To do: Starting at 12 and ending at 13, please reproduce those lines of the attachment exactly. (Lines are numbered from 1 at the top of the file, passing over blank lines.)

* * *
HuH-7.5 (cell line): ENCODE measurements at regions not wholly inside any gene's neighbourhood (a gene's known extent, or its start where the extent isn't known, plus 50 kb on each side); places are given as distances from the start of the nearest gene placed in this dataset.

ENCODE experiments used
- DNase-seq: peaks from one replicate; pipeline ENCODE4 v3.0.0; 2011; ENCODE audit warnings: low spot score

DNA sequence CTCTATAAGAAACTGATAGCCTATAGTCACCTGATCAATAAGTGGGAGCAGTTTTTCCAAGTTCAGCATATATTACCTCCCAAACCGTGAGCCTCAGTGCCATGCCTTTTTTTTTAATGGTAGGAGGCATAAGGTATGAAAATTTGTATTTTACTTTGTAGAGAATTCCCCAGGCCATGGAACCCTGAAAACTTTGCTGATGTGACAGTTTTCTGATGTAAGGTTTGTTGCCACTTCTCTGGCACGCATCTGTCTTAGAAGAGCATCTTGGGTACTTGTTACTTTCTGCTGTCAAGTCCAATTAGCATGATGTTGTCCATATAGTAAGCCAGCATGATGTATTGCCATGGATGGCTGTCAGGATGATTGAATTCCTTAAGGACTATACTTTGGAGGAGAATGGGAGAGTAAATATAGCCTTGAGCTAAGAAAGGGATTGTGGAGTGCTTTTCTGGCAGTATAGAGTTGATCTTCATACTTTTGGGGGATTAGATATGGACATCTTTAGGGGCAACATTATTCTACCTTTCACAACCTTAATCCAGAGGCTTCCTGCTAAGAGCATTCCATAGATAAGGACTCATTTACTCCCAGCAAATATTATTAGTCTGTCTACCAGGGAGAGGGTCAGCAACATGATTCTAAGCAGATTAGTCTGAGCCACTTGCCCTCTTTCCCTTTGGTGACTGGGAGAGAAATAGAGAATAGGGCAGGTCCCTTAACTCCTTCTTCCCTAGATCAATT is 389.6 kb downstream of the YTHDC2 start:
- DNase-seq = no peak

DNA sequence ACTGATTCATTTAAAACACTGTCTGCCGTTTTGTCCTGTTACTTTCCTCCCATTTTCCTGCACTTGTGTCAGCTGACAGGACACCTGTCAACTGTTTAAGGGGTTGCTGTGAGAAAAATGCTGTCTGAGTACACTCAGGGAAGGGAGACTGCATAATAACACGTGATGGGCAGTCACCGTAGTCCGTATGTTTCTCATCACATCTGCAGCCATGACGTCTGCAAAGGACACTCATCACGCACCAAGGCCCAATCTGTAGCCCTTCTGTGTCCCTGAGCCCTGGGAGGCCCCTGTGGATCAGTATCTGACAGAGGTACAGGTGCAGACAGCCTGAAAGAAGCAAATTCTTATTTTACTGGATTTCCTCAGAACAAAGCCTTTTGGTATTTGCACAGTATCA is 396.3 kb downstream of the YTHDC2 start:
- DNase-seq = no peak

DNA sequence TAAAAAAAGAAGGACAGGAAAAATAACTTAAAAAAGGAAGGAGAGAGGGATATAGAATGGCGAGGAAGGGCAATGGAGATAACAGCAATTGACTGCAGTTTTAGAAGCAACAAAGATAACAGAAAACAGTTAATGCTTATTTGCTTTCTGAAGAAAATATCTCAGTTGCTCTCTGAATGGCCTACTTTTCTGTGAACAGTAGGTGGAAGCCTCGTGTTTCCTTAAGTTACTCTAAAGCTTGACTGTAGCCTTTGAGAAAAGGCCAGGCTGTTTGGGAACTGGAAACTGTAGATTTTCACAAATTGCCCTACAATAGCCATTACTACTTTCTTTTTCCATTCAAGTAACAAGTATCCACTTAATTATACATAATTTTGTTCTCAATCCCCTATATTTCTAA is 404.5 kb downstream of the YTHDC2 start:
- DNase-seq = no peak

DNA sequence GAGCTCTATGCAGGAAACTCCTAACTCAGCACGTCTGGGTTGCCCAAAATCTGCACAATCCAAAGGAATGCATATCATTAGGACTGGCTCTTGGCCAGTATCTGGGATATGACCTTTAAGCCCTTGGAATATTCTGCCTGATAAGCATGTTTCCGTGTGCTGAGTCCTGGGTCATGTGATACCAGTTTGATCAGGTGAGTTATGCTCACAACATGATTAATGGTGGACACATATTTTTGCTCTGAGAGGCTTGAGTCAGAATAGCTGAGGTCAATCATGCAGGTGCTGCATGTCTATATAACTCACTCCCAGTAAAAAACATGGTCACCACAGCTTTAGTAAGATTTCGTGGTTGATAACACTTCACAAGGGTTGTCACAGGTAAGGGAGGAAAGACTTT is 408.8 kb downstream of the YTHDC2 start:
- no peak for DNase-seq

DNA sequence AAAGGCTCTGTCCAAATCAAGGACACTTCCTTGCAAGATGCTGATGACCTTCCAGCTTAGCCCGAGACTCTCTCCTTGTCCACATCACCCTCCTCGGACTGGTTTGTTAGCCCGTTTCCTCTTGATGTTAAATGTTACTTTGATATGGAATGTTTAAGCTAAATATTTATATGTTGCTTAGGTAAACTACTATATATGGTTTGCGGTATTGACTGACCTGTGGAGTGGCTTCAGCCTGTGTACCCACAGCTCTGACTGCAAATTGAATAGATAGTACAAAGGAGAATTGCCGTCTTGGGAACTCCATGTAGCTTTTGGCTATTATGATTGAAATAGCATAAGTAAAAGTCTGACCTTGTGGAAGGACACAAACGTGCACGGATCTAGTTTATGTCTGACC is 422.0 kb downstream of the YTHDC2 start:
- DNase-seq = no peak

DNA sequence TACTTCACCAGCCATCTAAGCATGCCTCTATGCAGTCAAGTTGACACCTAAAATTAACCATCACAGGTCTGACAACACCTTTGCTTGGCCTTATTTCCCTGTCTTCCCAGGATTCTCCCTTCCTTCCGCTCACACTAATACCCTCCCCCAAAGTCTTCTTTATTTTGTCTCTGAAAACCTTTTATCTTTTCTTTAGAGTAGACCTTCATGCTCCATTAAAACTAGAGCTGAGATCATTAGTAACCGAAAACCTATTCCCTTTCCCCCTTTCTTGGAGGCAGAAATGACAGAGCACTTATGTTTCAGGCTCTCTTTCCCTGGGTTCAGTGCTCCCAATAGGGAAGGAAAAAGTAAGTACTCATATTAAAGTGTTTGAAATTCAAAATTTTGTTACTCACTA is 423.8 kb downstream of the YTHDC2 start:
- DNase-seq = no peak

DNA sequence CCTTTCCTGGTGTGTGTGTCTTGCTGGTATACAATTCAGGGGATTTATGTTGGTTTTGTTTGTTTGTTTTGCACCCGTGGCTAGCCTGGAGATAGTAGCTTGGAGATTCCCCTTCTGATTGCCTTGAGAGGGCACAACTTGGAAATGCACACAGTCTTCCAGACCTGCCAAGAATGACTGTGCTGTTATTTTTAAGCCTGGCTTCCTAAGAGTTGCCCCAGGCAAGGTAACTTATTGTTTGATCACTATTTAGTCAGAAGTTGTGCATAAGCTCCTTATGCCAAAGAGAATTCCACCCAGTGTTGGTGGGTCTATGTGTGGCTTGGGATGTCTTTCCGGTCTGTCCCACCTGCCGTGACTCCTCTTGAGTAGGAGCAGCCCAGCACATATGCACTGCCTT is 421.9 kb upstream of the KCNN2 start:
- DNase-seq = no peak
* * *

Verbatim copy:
DNA sequence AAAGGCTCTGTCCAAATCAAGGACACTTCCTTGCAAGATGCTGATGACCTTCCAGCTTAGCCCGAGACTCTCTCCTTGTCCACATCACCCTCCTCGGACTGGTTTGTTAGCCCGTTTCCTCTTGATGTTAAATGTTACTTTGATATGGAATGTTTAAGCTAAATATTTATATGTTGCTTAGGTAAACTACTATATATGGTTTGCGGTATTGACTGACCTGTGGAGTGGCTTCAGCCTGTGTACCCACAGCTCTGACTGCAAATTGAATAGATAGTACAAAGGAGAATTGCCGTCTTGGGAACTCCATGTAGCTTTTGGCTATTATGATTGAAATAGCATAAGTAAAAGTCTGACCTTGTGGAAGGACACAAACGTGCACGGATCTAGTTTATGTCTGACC is 422.0 kb downstream of the YTHDC2 start:
- DNase-seq = no peak